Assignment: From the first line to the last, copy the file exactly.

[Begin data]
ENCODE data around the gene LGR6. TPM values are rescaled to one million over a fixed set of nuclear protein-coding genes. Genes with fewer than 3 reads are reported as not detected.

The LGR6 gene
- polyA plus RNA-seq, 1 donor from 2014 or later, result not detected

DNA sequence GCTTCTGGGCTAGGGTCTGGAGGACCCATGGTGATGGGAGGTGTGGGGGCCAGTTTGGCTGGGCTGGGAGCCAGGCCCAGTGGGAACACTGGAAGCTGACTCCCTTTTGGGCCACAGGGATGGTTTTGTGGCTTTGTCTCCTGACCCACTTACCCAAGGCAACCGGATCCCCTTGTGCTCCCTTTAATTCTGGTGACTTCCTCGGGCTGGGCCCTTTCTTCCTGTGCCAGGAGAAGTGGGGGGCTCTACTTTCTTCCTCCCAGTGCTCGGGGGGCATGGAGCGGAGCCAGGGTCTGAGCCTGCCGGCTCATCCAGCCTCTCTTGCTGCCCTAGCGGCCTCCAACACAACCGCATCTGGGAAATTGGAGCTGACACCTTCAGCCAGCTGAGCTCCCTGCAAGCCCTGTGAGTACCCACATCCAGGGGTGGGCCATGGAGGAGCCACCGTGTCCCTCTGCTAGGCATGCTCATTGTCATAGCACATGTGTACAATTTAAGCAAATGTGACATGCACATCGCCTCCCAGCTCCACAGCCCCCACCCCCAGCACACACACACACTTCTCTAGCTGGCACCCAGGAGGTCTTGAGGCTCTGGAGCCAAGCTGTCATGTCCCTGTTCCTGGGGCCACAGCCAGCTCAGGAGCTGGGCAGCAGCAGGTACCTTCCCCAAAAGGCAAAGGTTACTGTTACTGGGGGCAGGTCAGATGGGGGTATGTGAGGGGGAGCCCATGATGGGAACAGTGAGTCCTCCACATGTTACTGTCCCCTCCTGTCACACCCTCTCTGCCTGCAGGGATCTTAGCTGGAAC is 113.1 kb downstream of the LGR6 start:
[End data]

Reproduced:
ENCODE data around the gene LGR6. TPM values are rescaled to one million over a fixed set of nuclear protein-coding genes. Genes with fewer than 3 reads are reported as not detected.

The LGR6 gene
- polyA plus RNA-seq, 1 donor from 2014 or later, result not detected

DNA sequence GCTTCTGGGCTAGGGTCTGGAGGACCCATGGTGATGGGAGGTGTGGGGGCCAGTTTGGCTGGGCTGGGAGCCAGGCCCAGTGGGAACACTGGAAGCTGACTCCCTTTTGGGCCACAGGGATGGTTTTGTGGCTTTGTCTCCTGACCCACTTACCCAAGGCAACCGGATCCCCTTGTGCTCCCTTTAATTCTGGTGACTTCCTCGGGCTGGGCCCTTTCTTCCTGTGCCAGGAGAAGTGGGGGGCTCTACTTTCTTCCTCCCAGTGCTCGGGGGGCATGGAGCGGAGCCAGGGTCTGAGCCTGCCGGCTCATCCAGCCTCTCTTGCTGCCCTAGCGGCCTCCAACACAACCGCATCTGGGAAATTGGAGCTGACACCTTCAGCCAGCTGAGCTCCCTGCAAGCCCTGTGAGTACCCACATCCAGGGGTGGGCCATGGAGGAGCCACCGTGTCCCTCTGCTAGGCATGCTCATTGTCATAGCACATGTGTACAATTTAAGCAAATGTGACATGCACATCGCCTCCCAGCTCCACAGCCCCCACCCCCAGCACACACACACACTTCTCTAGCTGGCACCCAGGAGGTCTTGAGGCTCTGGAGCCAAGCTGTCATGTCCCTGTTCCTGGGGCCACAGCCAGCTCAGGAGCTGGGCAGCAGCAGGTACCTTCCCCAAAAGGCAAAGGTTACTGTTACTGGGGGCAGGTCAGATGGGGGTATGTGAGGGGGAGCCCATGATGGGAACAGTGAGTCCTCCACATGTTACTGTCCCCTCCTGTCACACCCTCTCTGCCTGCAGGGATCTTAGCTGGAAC is 113.1 kb downstream of the LGR6 start: